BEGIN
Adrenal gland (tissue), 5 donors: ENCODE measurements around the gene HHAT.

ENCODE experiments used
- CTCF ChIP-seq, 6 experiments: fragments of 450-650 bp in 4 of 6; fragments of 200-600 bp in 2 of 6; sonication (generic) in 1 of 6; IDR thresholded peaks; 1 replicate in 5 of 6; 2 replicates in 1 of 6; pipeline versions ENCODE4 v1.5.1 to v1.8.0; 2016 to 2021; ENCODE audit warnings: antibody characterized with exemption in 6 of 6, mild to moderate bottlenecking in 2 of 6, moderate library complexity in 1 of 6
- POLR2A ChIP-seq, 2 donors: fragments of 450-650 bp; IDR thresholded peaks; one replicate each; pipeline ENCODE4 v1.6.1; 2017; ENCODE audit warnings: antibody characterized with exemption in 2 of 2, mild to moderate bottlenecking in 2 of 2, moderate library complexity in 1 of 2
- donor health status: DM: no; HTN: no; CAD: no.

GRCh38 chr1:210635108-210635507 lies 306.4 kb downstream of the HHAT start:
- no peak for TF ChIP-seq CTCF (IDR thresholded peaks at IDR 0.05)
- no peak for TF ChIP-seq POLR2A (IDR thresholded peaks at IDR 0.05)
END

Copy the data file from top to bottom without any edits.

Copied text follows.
Adrenal gland (tissue), 5 donors: ENCODE measurements around the gene HHAT.

ENCODE experiments used
- CTCF ChIP-seq, 6 experiments: fragments of 450-650 bp in 4 of 6; fragments of 200-600 bp in 2 of 6; sonication (generic) in 1 of 6; IDR thresholded peaks; 1 replicate in 5 of 6; 2 replicates in 1 of 6; pipeline versions ENCODE4 v1.5.1 to v1.8.0; 2016 to 2021; ENCODE audit warnings: antibody characterized with exemption in 6 of 6, mild to moderate bottlenecking in 2 of 6, moderate library complexity in 1 of 6
- POLR2A ChIP-seq, 2 donors: fragments of 450-650 bp; IDR thresholded peaks; one replicate each; pipeline ENCODE4 v1.6.1; 2017; ENCODE audit warnings: antibody characterized with exemption in 2 of 2, mild to moderate bottlenecking in 2 of 2, moderate library complexity in 1 of 2
- donor health status: DM: no; HTN: no; CAD: no.

GRCh38 chr1:210635108-210635507 lies 306.4 kb downstream of the HHAT start:
- no peak for TF ChIP-seq CTCF (IDR thresholded peaks at IDR 0.05)
- no peak for TF ChIP-seq POLR2A (IDR thresholded peaks at IDR 0.05)